Treating Sexual Addiction

Many smirk or outright laugh at the words "sexual addiction." For those suffering with sexual addiction, it's not a joke.

We all know about repetitive, destructive, compulsive behaviors—things we know as "addictions" like drinking too much alcohol, using drugs, compulsive overeating, compulsive undereating (anorexia)—and yet not nearly as many are aware of compulsive sexual activity.

There is a controversy amongst experts about whether this represents a "true addiction" or not, or whether it is just repetitive, compulsive, destructive behavior. When most of us think about having sex, we imagine having non-forced sex, envisioning pleasurable activities, and it is difficult for some to imagine that non-forced sex can actually compulsive sexual behavior. The people with the behavior tell us that they feel "driven," compelled to engage in sexual behaviors, which they know are at best inappropriate, and at worst are potentially destructive.

Whether it is compulsory masturbation or risky sex or compulsive viewing of internet pornography or other impulsively driven sexual activity, the end result is generally:

  • negative feelings of guilt
  • embarrassment
  • shame
  • self-anger or loathing
  • impairment in productive day-to-day activity

The Outcomes of Sexual Addiction

Compulsive sexual activity can result in the acquisition of sexually transmitted diseases, legal or social entanglements, or destruction of otherwise appropriate relationships. I have known of patients with the disorder to be respected individuals involved in productive work, and have had what appears on the outside to be "perfect relationships with their spouse."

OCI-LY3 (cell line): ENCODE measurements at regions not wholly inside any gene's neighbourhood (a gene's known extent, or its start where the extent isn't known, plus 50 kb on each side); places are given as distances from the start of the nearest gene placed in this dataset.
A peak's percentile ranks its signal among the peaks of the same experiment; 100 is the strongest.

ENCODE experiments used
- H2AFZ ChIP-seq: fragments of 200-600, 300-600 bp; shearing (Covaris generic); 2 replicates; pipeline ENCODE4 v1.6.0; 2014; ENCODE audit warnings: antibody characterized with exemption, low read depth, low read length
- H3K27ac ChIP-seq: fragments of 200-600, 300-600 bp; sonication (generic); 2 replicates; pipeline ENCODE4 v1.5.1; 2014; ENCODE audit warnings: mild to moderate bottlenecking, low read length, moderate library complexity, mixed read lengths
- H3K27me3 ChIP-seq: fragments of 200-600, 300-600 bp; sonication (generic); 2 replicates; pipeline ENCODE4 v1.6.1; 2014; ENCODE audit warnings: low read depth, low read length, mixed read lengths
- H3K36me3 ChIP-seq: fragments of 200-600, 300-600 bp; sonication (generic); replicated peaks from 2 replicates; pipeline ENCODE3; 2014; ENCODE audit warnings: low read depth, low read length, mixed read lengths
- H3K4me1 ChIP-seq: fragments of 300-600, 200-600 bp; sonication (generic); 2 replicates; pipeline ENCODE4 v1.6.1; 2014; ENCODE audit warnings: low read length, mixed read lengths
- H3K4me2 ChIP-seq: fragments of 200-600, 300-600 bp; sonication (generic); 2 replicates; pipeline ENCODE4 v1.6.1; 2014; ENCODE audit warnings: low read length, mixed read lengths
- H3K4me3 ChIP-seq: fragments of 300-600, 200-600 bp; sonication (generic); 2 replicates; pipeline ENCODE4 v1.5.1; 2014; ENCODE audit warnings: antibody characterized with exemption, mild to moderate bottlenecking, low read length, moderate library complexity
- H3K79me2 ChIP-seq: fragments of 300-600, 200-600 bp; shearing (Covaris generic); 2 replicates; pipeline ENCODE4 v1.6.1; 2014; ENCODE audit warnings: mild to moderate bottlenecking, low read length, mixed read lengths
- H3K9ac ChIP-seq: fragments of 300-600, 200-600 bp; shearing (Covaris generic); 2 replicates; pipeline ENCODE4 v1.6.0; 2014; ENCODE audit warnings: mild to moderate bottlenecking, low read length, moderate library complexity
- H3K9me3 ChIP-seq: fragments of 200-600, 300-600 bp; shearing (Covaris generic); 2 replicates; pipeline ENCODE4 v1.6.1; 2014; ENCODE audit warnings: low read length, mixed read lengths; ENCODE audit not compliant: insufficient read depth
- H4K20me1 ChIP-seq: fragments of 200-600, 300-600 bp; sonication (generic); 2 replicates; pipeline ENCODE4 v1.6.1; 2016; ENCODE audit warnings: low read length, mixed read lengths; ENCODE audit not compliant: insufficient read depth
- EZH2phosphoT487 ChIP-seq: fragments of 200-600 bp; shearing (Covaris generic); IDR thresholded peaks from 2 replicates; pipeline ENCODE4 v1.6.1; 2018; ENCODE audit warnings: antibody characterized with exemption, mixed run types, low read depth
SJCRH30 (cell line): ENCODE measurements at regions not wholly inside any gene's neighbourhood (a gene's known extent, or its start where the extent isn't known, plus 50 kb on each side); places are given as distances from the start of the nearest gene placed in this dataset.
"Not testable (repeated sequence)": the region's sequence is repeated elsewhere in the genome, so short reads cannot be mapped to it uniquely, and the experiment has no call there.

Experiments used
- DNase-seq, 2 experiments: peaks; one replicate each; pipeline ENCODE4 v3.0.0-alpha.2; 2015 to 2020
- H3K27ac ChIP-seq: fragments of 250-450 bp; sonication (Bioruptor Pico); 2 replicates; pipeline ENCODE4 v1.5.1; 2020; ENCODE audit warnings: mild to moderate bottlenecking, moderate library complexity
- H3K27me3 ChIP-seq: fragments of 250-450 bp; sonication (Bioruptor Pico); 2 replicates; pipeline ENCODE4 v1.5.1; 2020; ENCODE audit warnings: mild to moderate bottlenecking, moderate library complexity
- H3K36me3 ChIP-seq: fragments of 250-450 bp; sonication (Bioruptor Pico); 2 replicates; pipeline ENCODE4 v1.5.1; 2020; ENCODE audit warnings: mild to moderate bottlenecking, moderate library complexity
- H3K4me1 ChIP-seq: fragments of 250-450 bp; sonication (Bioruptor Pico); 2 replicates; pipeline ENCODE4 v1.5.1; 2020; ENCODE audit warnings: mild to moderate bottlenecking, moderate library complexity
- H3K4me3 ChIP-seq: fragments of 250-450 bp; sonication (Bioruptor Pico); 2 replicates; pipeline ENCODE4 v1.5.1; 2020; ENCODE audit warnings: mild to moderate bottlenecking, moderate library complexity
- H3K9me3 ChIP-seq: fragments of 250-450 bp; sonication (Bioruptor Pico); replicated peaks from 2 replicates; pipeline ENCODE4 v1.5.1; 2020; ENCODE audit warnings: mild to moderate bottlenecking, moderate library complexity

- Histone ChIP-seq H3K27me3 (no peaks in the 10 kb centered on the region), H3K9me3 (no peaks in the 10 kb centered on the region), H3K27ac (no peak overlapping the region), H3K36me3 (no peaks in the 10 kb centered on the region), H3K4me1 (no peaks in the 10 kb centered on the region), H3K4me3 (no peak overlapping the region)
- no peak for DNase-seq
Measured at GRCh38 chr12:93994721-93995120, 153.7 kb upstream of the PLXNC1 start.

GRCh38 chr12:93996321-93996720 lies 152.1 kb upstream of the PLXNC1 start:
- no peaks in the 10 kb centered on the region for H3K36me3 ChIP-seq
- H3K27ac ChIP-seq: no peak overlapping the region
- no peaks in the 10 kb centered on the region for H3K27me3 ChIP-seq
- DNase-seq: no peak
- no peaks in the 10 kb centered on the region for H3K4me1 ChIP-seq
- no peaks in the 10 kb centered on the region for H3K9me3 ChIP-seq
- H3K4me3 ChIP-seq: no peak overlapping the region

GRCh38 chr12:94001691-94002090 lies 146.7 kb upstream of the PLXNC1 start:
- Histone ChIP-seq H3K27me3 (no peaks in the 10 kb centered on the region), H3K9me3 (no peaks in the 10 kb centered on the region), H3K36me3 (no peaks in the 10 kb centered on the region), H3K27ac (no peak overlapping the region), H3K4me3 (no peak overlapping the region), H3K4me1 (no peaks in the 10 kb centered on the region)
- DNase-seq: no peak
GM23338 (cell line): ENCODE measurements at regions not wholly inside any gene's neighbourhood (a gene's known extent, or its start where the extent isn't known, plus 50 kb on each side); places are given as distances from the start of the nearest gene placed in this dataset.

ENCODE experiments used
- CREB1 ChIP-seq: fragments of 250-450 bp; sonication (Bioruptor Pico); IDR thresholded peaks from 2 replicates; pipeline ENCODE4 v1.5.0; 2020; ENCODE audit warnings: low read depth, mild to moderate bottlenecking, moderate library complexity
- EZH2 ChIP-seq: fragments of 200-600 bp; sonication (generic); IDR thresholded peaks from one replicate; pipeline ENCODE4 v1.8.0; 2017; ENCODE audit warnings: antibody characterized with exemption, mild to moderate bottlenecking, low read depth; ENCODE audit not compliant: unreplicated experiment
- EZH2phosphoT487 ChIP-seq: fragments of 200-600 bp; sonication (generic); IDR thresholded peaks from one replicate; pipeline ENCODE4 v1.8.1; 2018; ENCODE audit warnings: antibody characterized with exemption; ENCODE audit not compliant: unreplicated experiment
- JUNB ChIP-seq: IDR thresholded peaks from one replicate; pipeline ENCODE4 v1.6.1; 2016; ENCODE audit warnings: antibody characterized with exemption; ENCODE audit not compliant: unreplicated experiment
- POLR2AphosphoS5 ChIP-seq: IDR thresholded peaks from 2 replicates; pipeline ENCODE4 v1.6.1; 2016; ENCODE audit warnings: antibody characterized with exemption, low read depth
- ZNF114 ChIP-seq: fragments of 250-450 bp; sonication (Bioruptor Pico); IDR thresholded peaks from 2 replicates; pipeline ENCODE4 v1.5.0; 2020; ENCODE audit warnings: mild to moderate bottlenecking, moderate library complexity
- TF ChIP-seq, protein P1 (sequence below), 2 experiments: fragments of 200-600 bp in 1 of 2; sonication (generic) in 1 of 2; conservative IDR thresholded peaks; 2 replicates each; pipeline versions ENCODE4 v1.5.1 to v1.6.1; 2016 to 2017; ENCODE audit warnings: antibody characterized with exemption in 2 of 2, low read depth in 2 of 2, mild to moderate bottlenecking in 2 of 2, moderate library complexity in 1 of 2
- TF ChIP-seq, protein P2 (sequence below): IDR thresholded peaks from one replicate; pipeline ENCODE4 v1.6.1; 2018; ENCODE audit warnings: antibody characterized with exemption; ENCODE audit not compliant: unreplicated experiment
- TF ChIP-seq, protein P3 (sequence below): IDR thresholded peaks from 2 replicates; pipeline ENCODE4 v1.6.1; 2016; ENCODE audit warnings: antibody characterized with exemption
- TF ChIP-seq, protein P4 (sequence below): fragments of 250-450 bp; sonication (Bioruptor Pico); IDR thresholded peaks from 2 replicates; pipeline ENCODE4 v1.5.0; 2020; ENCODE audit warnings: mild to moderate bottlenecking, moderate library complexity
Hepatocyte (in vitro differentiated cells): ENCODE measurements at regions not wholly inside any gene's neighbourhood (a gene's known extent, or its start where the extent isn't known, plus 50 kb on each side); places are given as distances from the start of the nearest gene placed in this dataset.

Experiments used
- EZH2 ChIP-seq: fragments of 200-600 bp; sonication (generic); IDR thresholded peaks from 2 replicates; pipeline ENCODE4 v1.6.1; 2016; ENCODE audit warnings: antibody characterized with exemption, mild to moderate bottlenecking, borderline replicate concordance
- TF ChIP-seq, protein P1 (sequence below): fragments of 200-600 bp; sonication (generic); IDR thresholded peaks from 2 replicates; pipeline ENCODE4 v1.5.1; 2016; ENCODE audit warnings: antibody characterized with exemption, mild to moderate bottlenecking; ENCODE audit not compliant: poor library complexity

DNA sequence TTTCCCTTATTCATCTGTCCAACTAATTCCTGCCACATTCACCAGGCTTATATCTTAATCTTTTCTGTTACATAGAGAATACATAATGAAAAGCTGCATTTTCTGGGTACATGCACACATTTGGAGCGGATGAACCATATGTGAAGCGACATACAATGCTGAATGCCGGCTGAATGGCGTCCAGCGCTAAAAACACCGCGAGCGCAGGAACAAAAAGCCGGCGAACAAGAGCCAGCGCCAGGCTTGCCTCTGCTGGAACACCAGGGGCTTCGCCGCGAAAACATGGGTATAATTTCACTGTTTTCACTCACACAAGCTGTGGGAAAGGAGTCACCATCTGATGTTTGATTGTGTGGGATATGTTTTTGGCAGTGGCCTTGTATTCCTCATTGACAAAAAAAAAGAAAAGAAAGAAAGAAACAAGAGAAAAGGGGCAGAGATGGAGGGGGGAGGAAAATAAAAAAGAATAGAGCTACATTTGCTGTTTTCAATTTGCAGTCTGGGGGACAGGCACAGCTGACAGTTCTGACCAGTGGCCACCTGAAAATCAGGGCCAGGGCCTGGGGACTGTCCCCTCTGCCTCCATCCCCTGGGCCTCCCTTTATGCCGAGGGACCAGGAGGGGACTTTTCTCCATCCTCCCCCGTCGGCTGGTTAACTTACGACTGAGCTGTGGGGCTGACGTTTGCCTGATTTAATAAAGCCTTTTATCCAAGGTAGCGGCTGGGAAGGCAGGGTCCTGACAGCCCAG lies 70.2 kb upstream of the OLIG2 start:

Generally the behaviors are driven only partly by sexual pleasure, but mostly by feelings of anxiety, anger, depression, or stress. The end result of the disorder is generally negative outcomes for the person involved, and when discovered can cause problems not only for the individual but for all those involved with the sufferer.

Treating Sexual Addiction

The good news is that if identified for what it is, a disorder, there is help available for those who suffer from "sexual addiction." Treatment for sexual addiction generally involves individual psychotherapy, group therapy, and if possible a 12-step support network of those suffering from a similar disorder (such as sex addicts anonymous).

More information about the treatment of sexual addiction is available elsewhere on the website.

On the HealthyPlace TV Show on sexual addiction, Tuesday April 28, (7:30p CT, 8:30 ET live and on-demand on our website), we will discuss sexual addiction and its treatment in more depth.

Dr. Harry Croft is a Board-Certified Psychiatrist and Medical Director of Dr. Croft is also the co-host of the HealthyPlace TV Show.

next: What Is Treatment-Resistant Depression?
~ other mental health articles by Dr. Croft

APA Reference
(2009, April 23). Treating Sexual Addiction, HealthyPlace. Retrieved on 2024, July 19 from

Last Updated: January 14, 2014

Medically reviewed by Harry Croft, MD

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